Mastering the stamping force between the mould and the workpiece
Stamping is the historical expertise of the workshops, it allows cold forming of bronze, copper, brass, aluminium, silver and gold. The stamper’s mission is to produce shapes in relief or in hollow on the material using a previously engraved or machined mould. The challenge of this practice lies in controlling the stamping force between the mould and the piece.
This combination of technology and power allows us to obtain a perfectly shaped piece.
Stamping is a rigorous process for cold forging of materials that requires precision and consistency.
It is carried out in several stages: preparing the sheet, stamping, trimming and finishing.
Stamping & deburring
Precision to the micrometre
Before stamping, the mould, also known as a stamping tool, must be adapted There are two types of stamping: single-sided stamping and reverse stamping. The moulds apply a shape to the piece during this stamping phase and the operation is repeated 1 to 6 times.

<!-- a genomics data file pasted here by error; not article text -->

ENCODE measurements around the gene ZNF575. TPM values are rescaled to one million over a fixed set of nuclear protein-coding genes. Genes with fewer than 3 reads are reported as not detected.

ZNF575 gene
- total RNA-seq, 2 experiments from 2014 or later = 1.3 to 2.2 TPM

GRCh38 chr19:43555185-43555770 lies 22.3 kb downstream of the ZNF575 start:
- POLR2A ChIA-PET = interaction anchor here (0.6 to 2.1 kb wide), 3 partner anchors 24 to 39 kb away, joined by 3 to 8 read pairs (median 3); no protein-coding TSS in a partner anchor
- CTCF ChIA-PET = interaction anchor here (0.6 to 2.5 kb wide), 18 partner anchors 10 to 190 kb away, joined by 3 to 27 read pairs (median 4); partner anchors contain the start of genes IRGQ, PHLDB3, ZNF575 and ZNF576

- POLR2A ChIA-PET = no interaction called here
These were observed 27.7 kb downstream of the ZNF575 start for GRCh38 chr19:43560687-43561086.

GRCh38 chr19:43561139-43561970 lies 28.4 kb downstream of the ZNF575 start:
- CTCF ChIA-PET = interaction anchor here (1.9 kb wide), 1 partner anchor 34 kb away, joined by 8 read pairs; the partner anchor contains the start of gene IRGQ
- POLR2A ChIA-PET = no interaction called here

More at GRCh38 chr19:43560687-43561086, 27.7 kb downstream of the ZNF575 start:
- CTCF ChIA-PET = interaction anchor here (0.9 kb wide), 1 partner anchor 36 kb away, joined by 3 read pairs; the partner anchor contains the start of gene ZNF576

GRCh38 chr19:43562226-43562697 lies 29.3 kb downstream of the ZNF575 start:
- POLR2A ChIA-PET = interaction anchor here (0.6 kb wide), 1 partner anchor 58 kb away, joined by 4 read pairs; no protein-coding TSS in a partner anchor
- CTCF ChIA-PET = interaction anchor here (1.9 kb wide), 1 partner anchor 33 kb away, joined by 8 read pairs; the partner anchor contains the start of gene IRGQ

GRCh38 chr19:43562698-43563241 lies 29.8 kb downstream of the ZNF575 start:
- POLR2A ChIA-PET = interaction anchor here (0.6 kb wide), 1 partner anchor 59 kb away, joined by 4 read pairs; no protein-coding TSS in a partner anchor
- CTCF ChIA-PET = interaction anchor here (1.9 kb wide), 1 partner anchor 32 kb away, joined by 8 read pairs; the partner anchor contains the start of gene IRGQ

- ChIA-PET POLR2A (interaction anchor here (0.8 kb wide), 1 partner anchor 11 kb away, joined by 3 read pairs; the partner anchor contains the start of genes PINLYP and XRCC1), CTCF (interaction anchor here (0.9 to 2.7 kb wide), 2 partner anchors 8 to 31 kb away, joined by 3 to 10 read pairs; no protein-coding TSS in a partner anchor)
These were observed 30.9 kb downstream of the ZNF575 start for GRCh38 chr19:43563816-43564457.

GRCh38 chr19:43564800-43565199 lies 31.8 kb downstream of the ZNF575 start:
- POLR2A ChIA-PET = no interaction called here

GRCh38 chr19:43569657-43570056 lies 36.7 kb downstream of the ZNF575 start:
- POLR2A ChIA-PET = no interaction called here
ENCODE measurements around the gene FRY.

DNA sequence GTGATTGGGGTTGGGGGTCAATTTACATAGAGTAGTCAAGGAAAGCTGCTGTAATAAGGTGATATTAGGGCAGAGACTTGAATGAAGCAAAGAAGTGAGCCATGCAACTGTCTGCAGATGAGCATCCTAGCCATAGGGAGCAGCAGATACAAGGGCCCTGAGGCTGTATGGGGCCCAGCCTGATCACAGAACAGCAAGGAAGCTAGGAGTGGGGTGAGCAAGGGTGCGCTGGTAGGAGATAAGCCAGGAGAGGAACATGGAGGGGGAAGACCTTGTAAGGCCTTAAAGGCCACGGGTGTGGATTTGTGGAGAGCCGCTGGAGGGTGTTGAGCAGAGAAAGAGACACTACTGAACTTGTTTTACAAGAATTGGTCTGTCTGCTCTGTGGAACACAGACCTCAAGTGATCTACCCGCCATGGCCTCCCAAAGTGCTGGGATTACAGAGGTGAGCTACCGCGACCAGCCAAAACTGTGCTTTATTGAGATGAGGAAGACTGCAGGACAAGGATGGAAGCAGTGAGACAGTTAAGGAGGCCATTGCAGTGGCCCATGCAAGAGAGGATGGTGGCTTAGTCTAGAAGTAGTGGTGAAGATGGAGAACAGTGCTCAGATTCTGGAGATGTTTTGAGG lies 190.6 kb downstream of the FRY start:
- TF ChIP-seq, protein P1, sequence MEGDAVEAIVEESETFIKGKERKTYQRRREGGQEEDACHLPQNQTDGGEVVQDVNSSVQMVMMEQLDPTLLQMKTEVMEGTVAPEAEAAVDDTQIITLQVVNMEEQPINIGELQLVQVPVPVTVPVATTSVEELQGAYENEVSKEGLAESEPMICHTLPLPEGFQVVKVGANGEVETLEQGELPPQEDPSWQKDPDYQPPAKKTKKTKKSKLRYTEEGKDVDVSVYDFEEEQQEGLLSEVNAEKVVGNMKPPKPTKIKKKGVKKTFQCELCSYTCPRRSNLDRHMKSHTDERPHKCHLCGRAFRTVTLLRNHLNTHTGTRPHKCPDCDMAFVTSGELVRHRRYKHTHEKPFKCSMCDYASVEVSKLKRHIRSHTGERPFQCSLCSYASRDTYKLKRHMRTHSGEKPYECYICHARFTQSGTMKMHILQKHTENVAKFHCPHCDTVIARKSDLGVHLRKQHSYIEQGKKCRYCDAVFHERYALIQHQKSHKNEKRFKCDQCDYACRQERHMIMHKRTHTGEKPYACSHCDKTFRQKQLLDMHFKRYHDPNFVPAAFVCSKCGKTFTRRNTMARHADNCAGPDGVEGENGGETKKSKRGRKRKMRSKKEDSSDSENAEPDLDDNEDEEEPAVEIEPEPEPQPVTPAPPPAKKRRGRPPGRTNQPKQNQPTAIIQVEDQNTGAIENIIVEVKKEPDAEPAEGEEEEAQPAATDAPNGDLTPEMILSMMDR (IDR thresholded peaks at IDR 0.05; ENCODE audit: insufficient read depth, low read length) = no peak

It is thanks to the repetition of the forging machine that the material is deformed to progressively fill in the impressions in order to obtain a distinctive sign.
The stamper also has to do the finishing touches: the piece passes through a cutting tool to give it its final shape. It is also possible that the craftsman machines the edges of the piece.
At the end of the process, the part is considered stamped, so it remains with the embellishment operations according to the customer’s request.
Experience, the key to perfection
Before being transferred to the following workshops, the part is carefully examined under a magnifying glass to check that it conforms perfectly.
The process has remained the same for hundreds of years, but it is the mastery of the techniques of the machines used that has changed.
Although this process can be compared to other forging techniques, cold striking has the advantage of improving the material properties of the final piece.
Finally, this demanding craft requires patience and experience, as only regular practice allows the stamper to perfect their technique.